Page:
Source:The Hero, the Sword, and the Apple

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"The Hero, the Sword, and the Apple", an article about computerized fantasy role-playing games written by Donald Brown and published in the Fall 1981 issue of Apple Orchard magazine (pages 23 to 25).



Fall 1981


Donald Brown / Apple Orchard


The use in this wiki of this non-free item is permitted on the grounds of fair use.

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File:The Hero, the Sword, and the Apple.pdf

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A new type of game has swept the world's computers. No longer are gamers sweeping away foolish Klin­gons (or Klarnons or Klopklops). No more little bricks are being knocked out. No invaders are being wiped out with beeps and buzzes. Instead, the gamers are wandering through underground tunnels and old houses, trying to defeat the puzzles and monsters that abound.

These new games are called "role­-playing" games, although that isn't quite accurate because almost all computer games put you in a different role. (You don't really clear asteroid fields for a living, do you?) The difference is that these games have you directing the action of an individual, not the ship or whatever vehicle around him/her. These games are the foster child (I might use another parental description, but not in a family magazine!) of a non-computerized game called Dungeons and Dragons.

So this article will try to shed some light on these games – how they came to be, what's there now, and what they might become. I'll be mentioning a new game called SwordThrust, which in my unbiased opinion is the absolute best Computerized Fantasy Role Playing (CFRP) game available today. (Mr. Brown's opinion of SwordThrust is understandable, inasmuch as he wrote it. –Ed.)

The slew of CFRP games can trace their inspiration back to the first fantasy role playing game of Dungeons and Dragons by Dave Arneson and Gary Gygax. Although many other FRP games (non­computerized) have come along, D&D is still the prototype for fantasy role-playing.

In D&D and the like, roughly six people get together to play the game. All but one of the people assume the roles of characters that exist in a weird, magical world. Numbers are randomly generated to define how strong, agile, intelligent, and attractive these characters are. The players also buy armor, weaponry, and other supplies for their characters to use.

The remaining player is called the Dungeon Master, and he represents the rest of the universe. Before the other people come, the Dungeon Master designs a tunnel complex (or a building, or whatever) that the characters will be exploring. Then, when everybody gets together, the Dungeon Master runs the game by telling the other players what their characters see, and interpreting the results of the characters' actions.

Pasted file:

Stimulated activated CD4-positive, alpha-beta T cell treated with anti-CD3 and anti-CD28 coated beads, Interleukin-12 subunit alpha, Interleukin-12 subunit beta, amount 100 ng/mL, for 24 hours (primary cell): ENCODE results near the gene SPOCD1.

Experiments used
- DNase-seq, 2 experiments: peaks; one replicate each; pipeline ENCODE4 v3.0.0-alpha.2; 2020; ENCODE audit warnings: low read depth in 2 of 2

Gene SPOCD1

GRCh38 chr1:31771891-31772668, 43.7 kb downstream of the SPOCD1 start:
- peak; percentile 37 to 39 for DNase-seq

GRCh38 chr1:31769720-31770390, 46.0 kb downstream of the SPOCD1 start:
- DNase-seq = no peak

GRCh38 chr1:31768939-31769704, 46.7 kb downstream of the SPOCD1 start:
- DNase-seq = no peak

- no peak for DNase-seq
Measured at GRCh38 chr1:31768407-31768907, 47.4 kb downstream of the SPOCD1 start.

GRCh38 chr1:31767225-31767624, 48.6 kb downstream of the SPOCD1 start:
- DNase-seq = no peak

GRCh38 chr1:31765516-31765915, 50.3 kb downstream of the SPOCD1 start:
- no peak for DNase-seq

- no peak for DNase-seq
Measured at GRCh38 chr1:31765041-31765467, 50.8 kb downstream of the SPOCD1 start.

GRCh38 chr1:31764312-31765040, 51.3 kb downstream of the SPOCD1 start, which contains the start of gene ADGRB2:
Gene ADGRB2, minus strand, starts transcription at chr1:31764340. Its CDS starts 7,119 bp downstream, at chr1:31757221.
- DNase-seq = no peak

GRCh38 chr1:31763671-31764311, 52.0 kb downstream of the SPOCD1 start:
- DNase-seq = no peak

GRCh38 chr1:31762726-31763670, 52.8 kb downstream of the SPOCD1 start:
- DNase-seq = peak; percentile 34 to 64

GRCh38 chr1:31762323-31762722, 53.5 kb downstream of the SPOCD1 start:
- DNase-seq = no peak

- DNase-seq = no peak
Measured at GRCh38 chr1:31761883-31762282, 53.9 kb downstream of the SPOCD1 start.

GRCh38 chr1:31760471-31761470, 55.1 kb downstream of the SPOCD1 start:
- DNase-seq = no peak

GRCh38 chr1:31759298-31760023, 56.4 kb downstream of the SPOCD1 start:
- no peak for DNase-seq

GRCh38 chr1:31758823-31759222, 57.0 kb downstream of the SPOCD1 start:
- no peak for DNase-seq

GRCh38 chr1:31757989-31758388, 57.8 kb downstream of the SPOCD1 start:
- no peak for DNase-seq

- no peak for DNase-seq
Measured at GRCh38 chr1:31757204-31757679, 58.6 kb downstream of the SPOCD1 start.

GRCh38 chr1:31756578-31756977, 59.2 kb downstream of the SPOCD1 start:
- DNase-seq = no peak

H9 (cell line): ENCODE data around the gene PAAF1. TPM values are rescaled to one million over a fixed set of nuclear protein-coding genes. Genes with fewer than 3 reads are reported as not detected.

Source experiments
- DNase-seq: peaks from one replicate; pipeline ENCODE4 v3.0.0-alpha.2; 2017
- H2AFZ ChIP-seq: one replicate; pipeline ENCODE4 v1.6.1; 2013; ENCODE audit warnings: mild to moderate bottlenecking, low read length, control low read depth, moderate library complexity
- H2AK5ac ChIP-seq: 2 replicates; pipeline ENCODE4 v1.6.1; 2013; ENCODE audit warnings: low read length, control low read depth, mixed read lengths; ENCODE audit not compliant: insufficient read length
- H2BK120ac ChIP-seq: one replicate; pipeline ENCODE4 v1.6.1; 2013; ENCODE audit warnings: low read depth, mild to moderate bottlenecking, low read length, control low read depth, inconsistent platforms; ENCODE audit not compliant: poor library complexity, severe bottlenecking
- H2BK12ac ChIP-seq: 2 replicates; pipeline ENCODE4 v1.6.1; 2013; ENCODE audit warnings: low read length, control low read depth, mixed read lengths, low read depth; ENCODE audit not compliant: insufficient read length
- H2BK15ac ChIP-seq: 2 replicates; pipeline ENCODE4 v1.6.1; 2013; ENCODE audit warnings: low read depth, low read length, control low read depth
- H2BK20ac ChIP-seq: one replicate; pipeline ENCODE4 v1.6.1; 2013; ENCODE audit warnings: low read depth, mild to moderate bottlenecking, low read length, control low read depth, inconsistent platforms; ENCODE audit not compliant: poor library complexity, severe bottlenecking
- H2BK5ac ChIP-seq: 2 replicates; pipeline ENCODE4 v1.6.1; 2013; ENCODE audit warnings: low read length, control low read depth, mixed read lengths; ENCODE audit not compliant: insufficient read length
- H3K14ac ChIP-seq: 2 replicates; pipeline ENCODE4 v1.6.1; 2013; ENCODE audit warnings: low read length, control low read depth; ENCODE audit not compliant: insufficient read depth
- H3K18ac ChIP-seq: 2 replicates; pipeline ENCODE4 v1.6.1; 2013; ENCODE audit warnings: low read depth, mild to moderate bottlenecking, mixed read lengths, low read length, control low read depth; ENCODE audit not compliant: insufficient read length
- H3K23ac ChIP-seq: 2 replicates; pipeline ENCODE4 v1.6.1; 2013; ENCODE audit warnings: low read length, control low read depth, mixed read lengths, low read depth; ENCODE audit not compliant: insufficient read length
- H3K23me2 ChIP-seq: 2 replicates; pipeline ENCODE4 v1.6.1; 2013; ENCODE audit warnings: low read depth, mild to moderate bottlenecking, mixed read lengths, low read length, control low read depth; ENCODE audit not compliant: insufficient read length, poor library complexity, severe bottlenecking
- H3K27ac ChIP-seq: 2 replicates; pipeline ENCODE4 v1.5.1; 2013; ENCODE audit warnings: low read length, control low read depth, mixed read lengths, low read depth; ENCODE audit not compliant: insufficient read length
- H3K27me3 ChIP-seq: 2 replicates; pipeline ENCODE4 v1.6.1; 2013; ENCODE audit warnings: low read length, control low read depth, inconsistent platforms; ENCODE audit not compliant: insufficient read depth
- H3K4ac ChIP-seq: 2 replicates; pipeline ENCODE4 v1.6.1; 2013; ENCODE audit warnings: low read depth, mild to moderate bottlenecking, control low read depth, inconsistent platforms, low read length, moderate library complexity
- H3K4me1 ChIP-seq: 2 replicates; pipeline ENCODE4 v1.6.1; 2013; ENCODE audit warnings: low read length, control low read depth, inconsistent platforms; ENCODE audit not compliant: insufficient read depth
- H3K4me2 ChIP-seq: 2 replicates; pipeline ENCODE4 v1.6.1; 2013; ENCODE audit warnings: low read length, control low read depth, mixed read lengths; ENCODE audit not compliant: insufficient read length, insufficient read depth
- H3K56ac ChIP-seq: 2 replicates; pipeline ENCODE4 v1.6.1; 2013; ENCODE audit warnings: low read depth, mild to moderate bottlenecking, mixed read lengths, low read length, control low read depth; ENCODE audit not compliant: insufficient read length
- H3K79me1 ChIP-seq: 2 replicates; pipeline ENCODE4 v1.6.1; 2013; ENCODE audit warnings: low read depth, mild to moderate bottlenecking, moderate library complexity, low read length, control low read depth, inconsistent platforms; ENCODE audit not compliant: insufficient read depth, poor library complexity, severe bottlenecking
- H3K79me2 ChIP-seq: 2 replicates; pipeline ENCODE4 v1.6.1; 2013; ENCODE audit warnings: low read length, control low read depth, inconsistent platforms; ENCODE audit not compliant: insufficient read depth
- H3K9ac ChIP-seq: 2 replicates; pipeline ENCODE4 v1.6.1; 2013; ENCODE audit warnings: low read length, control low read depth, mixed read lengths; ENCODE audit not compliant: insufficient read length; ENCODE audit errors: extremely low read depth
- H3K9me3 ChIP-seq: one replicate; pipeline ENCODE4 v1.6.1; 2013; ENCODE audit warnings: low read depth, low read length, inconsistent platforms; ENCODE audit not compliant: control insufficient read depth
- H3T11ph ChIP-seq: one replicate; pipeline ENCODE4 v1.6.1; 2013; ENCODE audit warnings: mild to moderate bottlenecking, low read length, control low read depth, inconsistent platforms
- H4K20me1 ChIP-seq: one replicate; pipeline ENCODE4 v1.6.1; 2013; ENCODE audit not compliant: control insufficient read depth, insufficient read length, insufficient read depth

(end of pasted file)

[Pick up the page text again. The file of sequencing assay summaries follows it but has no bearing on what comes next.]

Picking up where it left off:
For example, the Dungeon Master might tell the party that they are in a long corridor with a door at the north end. One of the players says that his character, Sidney the elf, tries to open the door. Chuckling evilly, the Dungeon Master tells the group that the door was booby-trapped; when it was opened, a trapdoor opened in the floor, and the entire party fell in. They now find themselves facing a dragon, one flight down.

Eventually, the characters will have killed all of the monsters, and will have taken the treasure from the place (or, will have been so badly scared that they leave, vowing never to return). These characters then return to a town where they can purchase new and better gear to be used in the next set of crises to be devised by the Dungeon Master.

No two ways about it, after a hard day's work at the office there's nothing that beats relaxing by slaughtering an orc patrol. Unfortunately, not only do you need a fairly large number of people around to play the game, but you also need a person with a creative mind and a capacity for work (read "sucker") to act as Dungeon Master. Not only does Dungeon Mastering require a lot of work, but a poorly run game is worse than watching My Mother the Car reruns on the boob tube. Since the major problem in fantasy games is the quality of the Dungeon Master, there must be a better way... and for one or two people too, not only a larger group. Hmmm... maybe a computer...

Enter Woods and Crowthers, from MIT. They developed the first game of Adventure. In it, you talked to the computer, giving one- or two­-word commands as it led you through the Colossal Caves. Your goal was to pick up as much treasure as possible by getting around inanimate blockades. (Some of these blockades were disguised as monsters, but they merely sat there, blocking your way. Speaking of which, how do you get past the green snake?)

Many other Adventure games have been written. Although most games use the same format as the original Adventure, some games have added graphics, trying to represent what you see on the screen. This isn't necessarily a step forward, as the computer display images are far less detailed than what the mind might conjure up unaided. Put another way, nobody can scare you as thoroughly as you can. However, the pictures on many adventures – particularly the superlative Wizard and the Princess by On-Line Sys­tems – are quite good. Automated Simulations has tried to satisfy both sides by drawing a picture on the computer's screen, and also having descriptions in a booklet to which you can refer. Trying to look up these descriptions can be distracting, but they're there.